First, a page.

What Singapore needs to do next

Whether the global minimum tax rate is set at 15% or at some other level, one thing is certain, there will be changes in the global tax regime very soon.

It is important for Singapore to continuously monitor and adapt as and when required to the global tax developments. It must continue to align itself with the new standards, and at the same time adjust its policies to maintain its position as a choice location for multinational groups seeking to expand into Asia.

It is heartening to note that Finance Minister Lawrence Wong has indicated that any change to Singapore’s corporate tax system after a global consensus is reached on the new international rules would be in close consultation with businesses and tax professionals. He also reiterated that Singapore’s overall competitiveness should not be based on taxation alone. Rather, it should be about ensuring a conducive environment for businesses and entrepreneurs to thrive.

Guide to Why You Should Register Singapore CompanyDownload our guide: Why you should register a Singapore company in 2021 »


FAQs

  • The G7 agreed to put this global minimum tax rate at least 15%, which is lower than the 21% proposed by US President Joe Biden earlier this year. The global minimum corporate tax will be imposed upon multinational companies such as Google, Amazon, Apple, Facebook, and Microsoft.Other details are currently being worked out. A G20 meeting is scheduled in July 2021, where the world’s largest economies will attempt to reach a consensus on the specific parameters of the proposals. As things stand, the OECD is working towards reaching a final agreement by the end of October this year.
  • The global minimum tax rate is part of the OECD’s BEPS 2.0 initiative to curb tax base erosion. Ever since the financial crisis in 2008, there has been the greater impetus to address tax avoidance and to reform the global tax system.
  • The following 2 pillars discuss the potential situations that MNCs in Singapore could face:
    • Pillar one: Given Singapore’s small market size and consumer base, this could potentially mean that the revenue base could shrink as the new rules seek to link the taxing rights to the customer and user markets. However, depending on the final details, and how Singapore reacts and changes its tax policies to align with the new international tax rules, multinational companies who wish to establish a presence in Singapore will inevitably consider how these developments impact them before making their decision.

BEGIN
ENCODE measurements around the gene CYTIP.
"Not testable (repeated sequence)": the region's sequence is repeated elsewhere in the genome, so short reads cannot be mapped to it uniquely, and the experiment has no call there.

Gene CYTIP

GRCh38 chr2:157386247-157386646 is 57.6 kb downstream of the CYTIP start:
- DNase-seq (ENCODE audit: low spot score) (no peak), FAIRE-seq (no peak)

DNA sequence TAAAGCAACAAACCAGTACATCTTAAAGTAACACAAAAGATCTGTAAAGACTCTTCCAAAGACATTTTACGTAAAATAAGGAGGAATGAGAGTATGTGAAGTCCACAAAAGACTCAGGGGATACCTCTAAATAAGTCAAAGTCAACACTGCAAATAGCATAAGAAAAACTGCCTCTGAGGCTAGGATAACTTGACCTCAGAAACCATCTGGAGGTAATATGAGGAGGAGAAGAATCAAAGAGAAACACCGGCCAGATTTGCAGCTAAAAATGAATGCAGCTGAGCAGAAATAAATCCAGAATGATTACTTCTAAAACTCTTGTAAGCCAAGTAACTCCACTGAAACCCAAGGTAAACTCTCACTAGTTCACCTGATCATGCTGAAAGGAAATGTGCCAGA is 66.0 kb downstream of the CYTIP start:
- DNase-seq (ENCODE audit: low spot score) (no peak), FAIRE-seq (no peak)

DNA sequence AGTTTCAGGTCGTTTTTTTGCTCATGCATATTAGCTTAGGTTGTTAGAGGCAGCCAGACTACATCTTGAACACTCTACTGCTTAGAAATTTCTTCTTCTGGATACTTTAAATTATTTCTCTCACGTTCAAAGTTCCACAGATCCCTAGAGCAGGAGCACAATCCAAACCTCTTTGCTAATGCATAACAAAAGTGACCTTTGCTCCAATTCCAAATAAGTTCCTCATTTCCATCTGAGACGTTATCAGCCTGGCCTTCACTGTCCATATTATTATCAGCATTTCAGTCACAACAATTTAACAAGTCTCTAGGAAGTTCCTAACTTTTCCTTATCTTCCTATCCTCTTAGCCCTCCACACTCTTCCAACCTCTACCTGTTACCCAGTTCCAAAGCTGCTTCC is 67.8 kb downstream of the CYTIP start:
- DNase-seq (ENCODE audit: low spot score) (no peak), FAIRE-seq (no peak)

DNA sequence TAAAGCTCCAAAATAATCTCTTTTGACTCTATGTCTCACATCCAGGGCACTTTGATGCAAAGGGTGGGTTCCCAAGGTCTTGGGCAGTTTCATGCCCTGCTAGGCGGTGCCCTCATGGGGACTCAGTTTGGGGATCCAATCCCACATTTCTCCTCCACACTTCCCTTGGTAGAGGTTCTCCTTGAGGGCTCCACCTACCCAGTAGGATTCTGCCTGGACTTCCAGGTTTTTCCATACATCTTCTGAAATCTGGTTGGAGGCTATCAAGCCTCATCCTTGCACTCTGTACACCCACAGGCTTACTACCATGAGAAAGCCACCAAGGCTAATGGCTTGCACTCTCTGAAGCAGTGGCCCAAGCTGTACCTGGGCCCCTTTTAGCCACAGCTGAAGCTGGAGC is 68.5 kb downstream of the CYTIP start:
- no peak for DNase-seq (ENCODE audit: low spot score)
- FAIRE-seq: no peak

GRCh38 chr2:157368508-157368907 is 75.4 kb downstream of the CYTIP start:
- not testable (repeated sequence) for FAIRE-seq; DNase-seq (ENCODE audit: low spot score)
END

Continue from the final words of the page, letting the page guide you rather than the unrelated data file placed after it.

• Pillar two: This is expected to have more significant implications for Singapore considering how the country has granted tax incentives to attract investments by multinational corporations. Multinational companies enjoying tax incentives may review their position and in the longer term, Singapore’s position as a regional hub for multinational groups will have to depend on non-tax factors.
  • The Group of Seven (G7) is an international forum comprising the seven most advanced economies in the world. The seven economies are:
    1. the United Kingdom,
    2. the United States,
    3. Canada,
    4. France,
    5. Germany,
    6. Italy, and
    7. Japan.

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InCorp Content Team

InCorp's content team includes talented copywriters from our regional group and globally. We contribute informative, thought leadership, and market-trending articles to guide aspiring business entrepreneurs to a higher level across the Asia-Pacific region.